Sandiacre Sun 24-Aug-14 23:33:16

Is the 25k the sum of the specific annuity in your name only?

If something was specifically in your name then I suppose she has nicked it. I think you need proper legal advice before you think about doing anything at all.

WhatToDoNow123 Sun 24-Aug-14 23:33:35

Wine I don't know - it's all been covered up. The money was definitely in mine and DS' names but paid into DM's account so I don't know how that works legally? Years ago I queried it with my dad's employer who also administered the annuities as they are a financial services company and I think they were shocked that I'd not had the money. I asked them for a letter to confirm which account it had gone into and they were initially helpful but then once they realised I'd not seen a penny of it they just said they couldn't discuss it with me as the account the money had been paid into wasn't mine - so I hit a dead end with them. Not sure where to go now if I were to pursue it?

SuperWifeANDMum Sun 24-Aug-14 23:33:48

That is disgusting. I would never do that to my children. I'm appalled for your sister and you.

You really must speak to your mum about this. If she refuses to give you the 25k then you really must seek legal advice.mI know that sounds ridiculous as it is your mum but her behaviour towards her children is disgusting.

ClashCityRocker Sun 24-Aug-14 23:35:00

It depends on the wording of the will. Usually, with annuities where you can leave an amount for dependants in case you die, there is a section which you fill in where you state how the money is to be split in the event of death.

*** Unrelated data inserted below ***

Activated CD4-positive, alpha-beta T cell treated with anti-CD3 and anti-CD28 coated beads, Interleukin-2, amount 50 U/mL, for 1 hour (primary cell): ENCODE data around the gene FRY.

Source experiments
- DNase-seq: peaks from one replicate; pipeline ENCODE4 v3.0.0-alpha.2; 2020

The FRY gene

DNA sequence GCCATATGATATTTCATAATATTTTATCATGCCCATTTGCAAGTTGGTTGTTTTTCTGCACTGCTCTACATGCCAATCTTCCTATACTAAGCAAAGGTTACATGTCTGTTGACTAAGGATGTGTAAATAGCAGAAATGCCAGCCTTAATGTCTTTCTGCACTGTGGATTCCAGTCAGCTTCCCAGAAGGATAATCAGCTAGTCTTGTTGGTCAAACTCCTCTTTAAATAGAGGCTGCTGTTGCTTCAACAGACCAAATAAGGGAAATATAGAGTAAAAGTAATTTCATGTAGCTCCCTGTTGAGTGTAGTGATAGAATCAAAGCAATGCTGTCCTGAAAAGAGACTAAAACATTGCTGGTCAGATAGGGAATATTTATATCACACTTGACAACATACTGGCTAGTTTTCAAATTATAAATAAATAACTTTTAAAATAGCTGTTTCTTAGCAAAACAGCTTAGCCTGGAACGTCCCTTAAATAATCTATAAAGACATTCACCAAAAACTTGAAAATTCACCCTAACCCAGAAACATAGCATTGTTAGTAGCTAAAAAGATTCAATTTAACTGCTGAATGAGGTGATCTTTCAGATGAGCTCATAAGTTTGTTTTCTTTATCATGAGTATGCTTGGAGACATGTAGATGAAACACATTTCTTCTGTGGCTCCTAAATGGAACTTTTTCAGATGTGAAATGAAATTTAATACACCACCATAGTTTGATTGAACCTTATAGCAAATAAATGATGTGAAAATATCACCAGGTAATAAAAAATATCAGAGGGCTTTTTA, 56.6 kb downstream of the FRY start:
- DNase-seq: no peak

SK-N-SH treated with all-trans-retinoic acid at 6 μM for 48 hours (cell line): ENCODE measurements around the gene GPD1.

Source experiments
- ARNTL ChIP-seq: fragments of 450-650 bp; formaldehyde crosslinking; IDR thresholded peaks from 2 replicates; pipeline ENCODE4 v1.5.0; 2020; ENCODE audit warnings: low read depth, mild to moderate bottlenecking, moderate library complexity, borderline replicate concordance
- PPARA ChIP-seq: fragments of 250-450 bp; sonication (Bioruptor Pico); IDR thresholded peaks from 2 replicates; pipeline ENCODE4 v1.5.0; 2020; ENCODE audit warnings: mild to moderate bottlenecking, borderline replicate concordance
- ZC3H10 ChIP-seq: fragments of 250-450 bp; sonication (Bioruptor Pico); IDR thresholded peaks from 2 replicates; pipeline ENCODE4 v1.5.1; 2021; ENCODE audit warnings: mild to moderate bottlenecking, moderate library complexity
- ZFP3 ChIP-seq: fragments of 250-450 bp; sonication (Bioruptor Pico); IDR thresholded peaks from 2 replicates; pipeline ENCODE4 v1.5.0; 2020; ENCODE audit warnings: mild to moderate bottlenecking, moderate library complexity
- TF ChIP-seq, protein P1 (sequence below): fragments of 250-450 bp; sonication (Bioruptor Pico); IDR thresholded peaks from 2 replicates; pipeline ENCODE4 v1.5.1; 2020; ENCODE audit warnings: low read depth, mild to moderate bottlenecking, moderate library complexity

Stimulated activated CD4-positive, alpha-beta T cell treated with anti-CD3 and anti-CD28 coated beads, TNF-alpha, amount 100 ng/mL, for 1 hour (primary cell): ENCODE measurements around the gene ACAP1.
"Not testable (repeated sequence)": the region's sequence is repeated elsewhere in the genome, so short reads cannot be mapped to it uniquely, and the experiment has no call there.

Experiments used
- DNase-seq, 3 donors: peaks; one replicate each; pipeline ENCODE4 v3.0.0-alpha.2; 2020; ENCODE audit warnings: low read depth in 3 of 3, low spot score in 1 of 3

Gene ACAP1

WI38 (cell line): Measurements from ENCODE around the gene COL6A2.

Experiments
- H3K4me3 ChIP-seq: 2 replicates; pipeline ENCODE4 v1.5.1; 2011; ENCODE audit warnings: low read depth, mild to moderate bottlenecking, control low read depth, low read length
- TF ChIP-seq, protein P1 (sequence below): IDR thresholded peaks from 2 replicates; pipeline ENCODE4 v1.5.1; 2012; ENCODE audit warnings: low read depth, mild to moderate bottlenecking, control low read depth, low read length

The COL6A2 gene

This is not legally binding, more a notification of the deceased's wishes, and as far as I am aware may be overridden if there is a will that states otherwise - or if there was no will at all.

You could try appealing to your mums better nature, however legal recourse would be costly and would undoubtedly destroy any relationship with your mother. It might be worth having a word with a solicitor and getting a copy of the will if you have one.

But YANBU to feel aggrieved. It's appalling behaviour on your mothers part.

WhatToDoNow123 Sun 24-Aug-14 23:37:33

Penises I paid board from the minute I turned 16 so that covered my expenses - it was a lot of money sad and now I realise she was claiming my annuity on top of that.
Sandi - yes, the 25k is the amount that was in my name.
And attheend the money was released monthly rather than a lump sum and was specifically for uni/education hence the rule about having to be in education to claim it otherwise it'd expire. There was other annuities and a lump sum which covered living expenses and the house.